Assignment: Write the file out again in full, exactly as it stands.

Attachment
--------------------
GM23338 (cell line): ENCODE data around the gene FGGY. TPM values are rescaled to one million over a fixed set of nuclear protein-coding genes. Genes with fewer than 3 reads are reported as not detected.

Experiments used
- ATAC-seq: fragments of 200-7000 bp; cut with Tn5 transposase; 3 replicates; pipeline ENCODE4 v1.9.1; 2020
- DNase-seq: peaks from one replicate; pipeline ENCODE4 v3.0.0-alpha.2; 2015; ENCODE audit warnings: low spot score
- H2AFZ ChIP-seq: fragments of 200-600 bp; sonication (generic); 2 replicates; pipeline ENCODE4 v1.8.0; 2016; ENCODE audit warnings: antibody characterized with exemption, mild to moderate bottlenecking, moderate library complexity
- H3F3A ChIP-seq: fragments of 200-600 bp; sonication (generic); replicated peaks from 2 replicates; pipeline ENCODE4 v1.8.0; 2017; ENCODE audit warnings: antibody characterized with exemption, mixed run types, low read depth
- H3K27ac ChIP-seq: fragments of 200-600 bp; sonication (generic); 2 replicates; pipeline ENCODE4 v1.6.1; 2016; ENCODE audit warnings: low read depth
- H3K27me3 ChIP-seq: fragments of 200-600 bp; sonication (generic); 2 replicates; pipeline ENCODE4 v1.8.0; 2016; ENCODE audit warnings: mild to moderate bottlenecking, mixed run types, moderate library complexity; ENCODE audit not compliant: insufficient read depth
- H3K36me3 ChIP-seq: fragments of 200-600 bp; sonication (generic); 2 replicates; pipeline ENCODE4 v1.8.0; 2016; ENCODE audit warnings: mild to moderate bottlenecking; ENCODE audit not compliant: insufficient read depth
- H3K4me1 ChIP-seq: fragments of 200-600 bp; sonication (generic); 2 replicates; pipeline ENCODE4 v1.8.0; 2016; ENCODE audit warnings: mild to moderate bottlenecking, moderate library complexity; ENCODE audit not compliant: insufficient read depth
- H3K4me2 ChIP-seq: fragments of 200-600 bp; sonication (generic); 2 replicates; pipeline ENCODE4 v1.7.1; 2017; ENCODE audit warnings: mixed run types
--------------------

GM23338 (cell line): ENCODE data around the gene FGGY. TPM values are rescaled to one million over a fixed set of nuclear protein-coding genes. Genes with fewer than 3 reads are reported as not detected.

Experiments used
- ATAC-seq: fragments of 200-7000 bp; cut with Tn5 transposase; 3 replicates; pipeline ENCODE4 v1.9.1; 2020
- DNase-seq: peaks from one replicate; pipeline ENCODE4 v3.0.0-alpha.2; 2015; ENCODE audit warnings: low spot score
- H2AFZ ChIP-seq: fragments of 200-600 bp; sonication (generic); 2 replicates; pipeline ENCODE4 v1.8.0; 2016; ENCODE audit warnings: antibody characterized with exemption, mild to moderate bottlenecking, moderate library complexity
- H3F3A ChIP-seq: fragments of 200-600 bp; sonication (generic); replicated peaks from 2 replicates; pipeline ENCODE4 v1.8.0; 2017; ENCODE audit warnings: antibody characterized with exemption, mixed run types, low read depth
- H3K27ac ChIP-seq: fragments of 200-600 bp; sonication (generic); 2 replicates; pipeline ENCODE4 v1.6.1; 2016; ENCODE audit warnings: low read depth
- H3K27me3 ChIP-seq: fragments of 200-600 bp; sonication (generic); 2 replicates; pipeline ENCODE4 v1.8.0; 2016; ENCODE audit warnings: mild to moderate bottlenecking, mixed run types, moderate library complexity; ENCODE audit not compliant: insufficient read depth
- H3K36me3 ChIP-seq: fragments of 200-600 bp; sonication (generic); 2 replicates; pipeline ENCODE4 v1.8.0; 2016; ENCODE audit warnings: mild to moderate bottlenecking; ENCODE audit not compliant: insufficient read depth
- H3K4me1 ChIP-seq: fragments of 200-600 bp; sonication (generic); 2 replicates; pipeline ENCODE4 v1.8.0; 2016; ENCODE audit warnings: mild to moderate bottlenecking, moderate library complexity; ENCODE audit not compliant: insufficient read depth
- H3K4me2 ChIP-seq: fragments of 200-600 bp; sonication (generic); 2 replicates; pipeline ENCODE4 v1.7.1; 2017; ENCODE audit warnings: mixed run types